You are here

Understanding and Using Your Strengths

Say what you want about positive psychology, but recent findings in the field support the idea that happiness fuels success, not the other way around. And who doesn’t strive for success? Since utilizing your strengths contributes to happiness and happiness influences achievement, let’s talk about YOUR strengths!

Knowing your strengths

Taking a values or strengths inventory such as VIA gives you a vocabulary that is useful in effectively articulating your strengths—an invaluable quality in the job search. Since those who are rarely introspective spend little time in self-reflection, tools like VIA offer a path to starting that internal conversation. The VIA survey takes approximately 15 minutes and asks participants 120 questions to get an idea of their character values. Once complete, you receive a report of your individual order of character strengths.  

Understanding your points of strength make you more aware and apt to use them. According to Lavy & Littman-Ovadia there is a connection not only to job satisfaction, but also productivity when character strengths are used in the workplace. In fact, in a study of 10,000 workers those who reported a high awareness of their strengths were 9.5 times more likely to be flourishing than workers with low awareness of their strengths.

Understanding others’ strengths

Not only is understanding your own strengths vital to success, but so is understanding those of others. Strength spotting is a great characteristic of leadership. It is the exercise of looking for the best (instead of the worst) in people. We’ve all had that experience working in a team and feeling as if you are the only one who is actually working. If you’ve been there you also know that simply going over everything that your group members do wrong does not help the situation either. Next time you find yourself with this problem try strength spotting—find what your group members are good at and ask them to contribute in that way. You will likely not only find that your team is much more productive, but that you are much less stressed and a more effective leader.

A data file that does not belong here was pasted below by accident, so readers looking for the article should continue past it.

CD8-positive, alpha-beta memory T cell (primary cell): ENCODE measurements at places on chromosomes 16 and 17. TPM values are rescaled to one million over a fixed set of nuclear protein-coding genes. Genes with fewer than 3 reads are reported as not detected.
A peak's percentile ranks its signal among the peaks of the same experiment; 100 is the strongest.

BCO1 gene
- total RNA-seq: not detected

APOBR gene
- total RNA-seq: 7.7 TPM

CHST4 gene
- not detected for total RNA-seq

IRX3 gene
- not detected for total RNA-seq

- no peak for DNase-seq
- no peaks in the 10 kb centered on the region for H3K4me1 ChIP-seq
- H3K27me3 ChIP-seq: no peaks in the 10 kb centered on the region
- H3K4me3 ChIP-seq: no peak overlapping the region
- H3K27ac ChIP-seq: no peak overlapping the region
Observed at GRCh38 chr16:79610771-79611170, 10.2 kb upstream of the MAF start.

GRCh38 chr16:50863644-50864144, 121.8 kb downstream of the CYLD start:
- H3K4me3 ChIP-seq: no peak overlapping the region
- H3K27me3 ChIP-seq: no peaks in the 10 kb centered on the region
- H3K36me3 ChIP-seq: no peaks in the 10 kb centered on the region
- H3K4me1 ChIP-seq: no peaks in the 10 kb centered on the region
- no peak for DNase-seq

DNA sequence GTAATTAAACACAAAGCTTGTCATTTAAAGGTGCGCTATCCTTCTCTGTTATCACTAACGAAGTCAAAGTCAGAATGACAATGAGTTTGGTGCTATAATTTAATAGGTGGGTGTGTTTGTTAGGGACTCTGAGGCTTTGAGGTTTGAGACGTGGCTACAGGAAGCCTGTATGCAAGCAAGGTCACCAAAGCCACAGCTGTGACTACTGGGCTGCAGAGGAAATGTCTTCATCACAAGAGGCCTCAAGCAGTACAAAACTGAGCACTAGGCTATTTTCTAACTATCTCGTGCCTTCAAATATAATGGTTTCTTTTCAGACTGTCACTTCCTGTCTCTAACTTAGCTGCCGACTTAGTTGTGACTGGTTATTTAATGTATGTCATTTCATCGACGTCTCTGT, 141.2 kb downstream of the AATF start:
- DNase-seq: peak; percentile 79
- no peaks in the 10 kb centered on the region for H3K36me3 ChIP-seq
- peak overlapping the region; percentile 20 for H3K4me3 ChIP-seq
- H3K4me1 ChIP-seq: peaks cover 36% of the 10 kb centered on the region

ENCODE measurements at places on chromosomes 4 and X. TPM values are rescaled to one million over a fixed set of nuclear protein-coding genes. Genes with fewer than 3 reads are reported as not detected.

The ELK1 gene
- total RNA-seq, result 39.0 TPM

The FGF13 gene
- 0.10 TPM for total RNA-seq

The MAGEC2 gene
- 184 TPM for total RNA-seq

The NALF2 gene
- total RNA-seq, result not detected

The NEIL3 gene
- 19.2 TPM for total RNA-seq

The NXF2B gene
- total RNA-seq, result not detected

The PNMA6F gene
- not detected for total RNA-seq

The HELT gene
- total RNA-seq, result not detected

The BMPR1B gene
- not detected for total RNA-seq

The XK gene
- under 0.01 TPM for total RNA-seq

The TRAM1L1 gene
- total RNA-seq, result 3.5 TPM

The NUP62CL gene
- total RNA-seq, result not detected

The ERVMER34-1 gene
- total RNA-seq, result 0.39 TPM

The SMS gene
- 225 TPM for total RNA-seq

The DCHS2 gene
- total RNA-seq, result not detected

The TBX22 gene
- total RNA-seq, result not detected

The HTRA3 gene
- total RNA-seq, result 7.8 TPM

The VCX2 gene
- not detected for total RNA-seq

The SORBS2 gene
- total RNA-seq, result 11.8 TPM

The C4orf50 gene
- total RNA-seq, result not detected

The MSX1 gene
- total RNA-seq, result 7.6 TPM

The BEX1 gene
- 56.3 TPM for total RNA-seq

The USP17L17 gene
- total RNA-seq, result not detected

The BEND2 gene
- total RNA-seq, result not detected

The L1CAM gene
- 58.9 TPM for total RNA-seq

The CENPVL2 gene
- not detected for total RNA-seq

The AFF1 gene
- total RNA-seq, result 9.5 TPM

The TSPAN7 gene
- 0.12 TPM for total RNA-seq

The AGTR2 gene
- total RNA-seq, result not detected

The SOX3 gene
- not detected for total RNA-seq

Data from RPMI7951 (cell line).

Putting them to use in the job search

Learn more about VIA Character Strengths by visiting and taking the FREE survey to get your strengths profile. Then, I challenge you to do the following:

Reflect on your top strengths.

  • Do they describe you accurately? How do you exemplify them?

Think of five examples when you used your strengths to solve a problem in the past. Explain the examples using STAR (situation, task, action and results).

  • How did your strengths help you solve that problem?
  • What are the direct benefits of your strengths to an employer?

For more about using your strengths in an interview, log into CareerEngine and visit the “Resources” tab for the “Identifying Your Strengths” worksheet.

“Knowing yourself is the beginning of all wisdom.”

Categories: Miscellaneous

About the author

Ashley Taylor

Ashley Taylor is a Career Counselor at Engineering Career Services.